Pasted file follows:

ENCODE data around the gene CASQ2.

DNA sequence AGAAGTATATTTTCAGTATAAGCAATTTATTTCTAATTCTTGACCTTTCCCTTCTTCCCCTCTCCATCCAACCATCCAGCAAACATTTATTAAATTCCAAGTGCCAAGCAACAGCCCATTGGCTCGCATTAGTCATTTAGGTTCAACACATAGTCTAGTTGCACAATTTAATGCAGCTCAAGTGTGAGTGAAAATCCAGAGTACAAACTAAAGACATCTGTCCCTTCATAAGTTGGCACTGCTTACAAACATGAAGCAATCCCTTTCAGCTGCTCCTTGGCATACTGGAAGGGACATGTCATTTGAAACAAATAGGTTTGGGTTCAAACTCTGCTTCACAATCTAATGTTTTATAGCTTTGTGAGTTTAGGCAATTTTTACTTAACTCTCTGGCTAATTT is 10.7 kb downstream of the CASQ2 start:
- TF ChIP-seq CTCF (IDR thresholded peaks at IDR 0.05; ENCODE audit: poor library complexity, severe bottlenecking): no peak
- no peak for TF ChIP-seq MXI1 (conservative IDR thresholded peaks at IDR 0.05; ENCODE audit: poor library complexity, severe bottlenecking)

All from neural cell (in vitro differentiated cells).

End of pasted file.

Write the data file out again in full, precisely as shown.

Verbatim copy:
ENCODE data around the gene CASQ2.

DNA sequence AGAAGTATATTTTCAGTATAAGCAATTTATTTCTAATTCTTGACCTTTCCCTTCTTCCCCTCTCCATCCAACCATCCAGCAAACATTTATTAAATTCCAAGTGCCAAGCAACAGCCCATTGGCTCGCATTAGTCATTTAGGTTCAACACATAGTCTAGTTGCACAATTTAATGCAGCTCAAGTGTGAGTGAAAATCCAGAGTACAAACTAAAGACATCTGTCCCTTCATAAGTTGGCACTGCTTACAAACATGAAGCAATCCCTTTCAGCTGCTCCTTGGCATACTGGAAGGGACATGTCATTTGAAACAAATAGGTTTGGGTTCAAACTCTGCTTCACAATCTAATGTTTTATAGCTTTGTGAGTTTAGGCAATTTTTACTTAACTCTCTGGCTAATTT is 10.7 kb downstream of the CASQ2 start:
- TF ChIP-seq CTCF (IDR thresholded peaks at IDR 0.05; ENCODE audit: poor library complexity, severe bottlenecking): no peak
- no peak for TF ChIP-seq MXI1 (conservative IDR thresholded peaks at IDR 0.05; ENCODE audit: poor library complexity, severe bottlenecking)

All from neural cell (in vitro differentiated cells).